I would have jumped on this piece in The New York Times from yesterday, originally called “Will.i.amsburg” but now, mercifully changed to “How I Became a Hipster”, sooner, but I’ve got a Google alert set up for “NYT” + “hipster” and my laptop regularly bursts into flames from overuse.
Reactions to it have been, predictably, :/-y. “”Will.i.amsburg”: or The Day the New York Times Officially Became an Internet Troll” writes Brooklyn Magazine. “Oh no. It’s happening again. The New York Times is discovering that Brooklyn is a popular place, and it’s running trend pieces about how hipsters love the Williamsburg neighborhood therein,” facepalmed The Atlantic. “The New York Times Runs Out of Brooklyn Trends; Just Sending ‘Investigative Humorist’ to Mock Williamsburg Now,” reads The New York Observer‘s headline.
So what fresh coil of writhing worminess have they exposed from this clearly unturned stone of culture this time? Mostly jokes about what people are wearing and how they announce their individuality to the world. “You know you’re in hipster Brooklyn when someone who looks like a 19th-century farmer tells you that his line of work is ‘affinity marketing.'” begins Henry Alford, who goes on to describe the hippest hipster borough in all of Hipstopotamia as a “beehive of instrument-bearing musicians, nose-pierced locals, and twentysomethings who use the word ‘ridiculous’ in nonpejorative contexts.”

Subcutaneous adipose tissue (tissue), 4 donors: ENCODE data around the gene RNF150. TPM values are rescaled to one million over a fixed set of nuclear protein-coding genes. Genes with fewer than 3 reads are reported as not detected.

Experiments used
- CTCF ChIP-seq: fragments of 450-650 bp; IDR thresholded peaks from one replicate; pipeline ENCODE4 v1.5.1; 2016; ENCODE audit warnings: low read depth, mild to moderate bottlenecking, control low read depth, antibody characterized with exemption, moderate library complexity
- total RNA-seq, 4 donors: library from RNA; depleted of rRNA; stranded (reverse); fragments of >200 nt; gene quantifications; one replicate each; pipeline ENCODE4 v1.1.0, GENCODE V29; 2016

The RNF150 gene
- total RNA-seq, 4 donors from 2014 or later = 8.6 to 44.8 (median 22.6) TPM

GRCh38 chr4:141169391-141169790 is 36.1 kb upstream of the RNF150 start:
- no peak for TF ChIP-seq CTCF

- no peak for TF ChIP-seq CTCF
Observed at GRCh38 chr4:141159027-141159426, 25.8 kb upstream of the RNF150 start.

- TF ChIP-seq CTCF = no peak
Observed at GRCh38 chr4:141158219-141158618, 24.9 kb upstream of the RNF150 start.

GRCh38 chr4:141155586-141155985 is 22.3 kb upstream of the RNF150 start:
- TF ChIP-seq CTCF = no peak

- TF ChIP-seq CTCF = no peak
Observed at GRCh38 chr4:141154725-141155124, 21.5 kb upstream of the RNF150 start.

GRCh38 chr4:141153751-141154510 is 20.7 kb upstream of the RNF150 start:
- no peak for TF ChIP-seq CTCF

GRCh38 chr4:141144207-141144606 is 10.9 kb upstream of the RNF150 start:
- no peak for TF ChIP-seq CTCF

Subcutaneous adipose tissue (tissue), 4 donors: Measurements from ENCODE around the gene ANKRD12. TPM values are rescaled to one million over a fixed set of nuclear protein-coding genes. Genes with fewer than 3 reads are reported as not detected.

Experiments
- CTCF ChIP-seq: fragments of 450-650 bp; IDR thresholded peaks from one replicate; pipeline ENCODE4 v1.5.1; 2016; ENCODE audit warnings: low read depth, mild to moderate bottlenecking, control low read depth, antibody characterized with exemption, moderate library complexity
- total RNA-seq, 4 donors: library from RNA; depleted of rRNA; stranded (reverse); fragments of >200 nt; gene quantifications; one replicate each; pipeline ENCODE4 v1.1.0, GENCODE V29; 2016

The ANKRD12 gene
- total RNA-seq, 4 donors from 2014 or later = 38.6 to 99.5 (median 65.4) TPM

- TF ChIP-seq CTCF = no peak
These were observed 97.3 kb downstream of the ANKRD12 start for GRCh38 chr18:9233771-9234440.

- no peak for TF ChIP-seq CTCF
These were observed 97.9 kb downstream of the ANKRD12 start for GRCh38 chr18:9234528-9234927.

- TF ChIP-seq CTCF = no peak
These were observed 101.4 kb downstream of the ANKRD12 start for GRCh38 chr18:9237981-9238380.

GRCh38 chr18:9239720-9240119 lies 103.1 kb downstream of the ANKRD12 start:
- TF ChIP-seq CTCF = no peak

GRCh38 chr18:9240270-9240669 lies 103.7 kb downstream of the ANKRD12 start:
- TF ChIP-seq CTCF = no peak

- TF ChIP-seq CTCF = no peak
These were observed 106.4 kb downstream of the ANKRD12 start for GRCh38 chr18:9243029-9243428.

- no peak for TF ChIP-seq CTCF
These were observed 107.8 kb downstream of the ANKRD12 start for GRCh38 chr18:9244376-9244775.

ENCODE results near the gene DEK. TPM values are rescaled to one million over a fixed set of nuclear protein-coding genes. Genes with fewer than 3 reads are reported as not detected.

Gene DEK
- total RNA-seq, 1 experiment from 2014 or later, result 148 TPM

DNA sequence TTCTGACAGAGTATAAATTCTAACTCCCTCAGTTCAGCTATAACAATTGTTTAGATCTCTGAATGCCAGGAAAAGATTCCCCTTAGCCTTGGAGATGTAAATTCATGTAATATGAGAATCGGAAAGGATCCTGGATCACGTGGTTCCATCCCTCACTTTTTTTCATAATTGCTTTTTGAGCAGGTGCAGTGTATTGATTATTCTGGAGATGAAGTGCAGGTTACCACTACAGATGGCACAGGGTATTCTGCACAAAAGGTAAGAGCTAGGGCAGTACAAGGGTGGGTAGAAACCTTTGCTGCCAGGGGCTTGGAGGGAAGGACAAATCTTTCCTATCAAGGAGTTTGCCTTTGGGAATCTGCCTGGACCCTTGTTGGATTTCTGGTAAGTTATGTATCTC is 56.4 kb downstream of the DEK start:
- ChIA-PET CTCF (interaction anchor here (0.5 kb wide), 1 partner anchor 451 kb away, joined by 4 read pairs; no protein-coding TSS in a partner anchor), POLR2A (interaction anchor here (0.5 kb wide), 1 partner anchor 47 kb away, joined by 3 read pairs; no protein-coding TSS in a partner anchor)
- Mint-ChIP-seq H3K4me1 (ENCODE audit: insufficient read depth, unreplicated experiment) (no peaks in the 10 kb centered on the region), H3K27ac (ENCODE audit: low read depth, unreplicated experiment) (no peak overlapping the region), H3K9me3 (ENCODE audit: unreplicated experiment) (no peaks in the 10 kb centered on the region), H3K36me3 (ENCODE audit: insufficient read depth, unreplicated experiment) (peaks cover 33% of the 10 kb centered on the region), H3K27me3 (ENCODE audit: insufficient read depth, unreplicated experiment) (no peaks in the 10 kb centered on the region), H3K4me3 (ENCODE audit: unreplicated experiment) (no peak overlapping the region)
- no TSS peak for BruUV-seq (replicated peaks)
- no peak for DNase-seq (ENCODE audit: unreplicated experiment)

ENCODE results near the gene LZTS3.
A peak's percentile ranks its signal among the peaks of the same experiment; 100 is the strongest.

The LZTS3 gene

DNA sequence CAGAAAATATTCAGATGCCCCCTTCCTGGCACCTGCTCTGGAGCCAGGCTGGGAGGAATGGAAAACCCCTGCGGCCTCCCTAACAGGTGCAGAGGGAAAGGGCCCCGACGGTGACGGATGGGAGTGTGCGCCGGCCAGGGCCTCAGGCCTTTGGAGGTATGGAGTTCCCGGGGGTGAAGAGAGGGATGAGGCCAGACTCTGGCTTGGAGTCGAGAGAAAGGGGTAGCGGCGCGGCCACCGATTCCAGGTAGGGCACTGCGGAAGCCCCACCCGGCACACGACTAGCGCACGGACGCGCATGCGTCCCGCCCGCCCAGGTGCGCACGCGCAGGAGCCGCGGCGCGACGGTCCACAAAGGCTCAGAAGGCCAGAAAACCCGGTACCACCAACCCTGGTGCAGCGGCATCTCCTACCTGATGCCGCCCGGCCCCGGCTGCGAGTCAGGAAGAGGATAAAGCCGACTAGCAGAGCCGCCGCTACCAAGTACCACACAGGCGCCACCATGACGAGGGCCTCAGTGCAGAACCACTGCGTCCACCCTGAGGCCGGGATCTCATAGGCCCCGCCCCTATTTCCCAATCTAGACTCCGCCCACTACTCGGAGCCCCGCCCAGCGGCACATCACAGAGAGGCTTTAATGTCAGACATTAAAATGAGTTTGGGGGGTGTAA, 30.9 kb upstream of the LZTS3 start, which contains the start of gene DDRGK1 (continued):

Alford’s mission—which, okay, let’s be honest, I would’ve taken this assignment myself, so who am I kidding here?—was, as he explains: “to see what sullen 25-year-old men had to tell me beyond ‘Leave me alone during this awkward period of beard growth.'”
So many more beard jokes follow. Soooo many beard jokes. “Ocean of beard” is kind of funny though, I have to give him that. Elsewhere, we learn hipsters like fixed-gear bicycles, kale, craft cocktails, and banjos. Scoops, all.
And then who knows what else, because I stopped reading it. Which is sort of a lie, because I’ve always already actually read this before. Is that irony? I’m told hipsters like that, although both of those words don’t really mean anything anymore, so I’m not even sure what I’m actually talking about.
Concludes Alford: “If every youth movement says as much about the status quo as it does about itself, then this new eco-conscious, agrarian-seeming, hair-celebrating nexus of locavorism is maybe telling us that the rest of us need to plunge our fingers into the rich loam of the earth, literally and metaphorically.”
Maybe we could start plowing the soil for new trend piece topics in the meantime?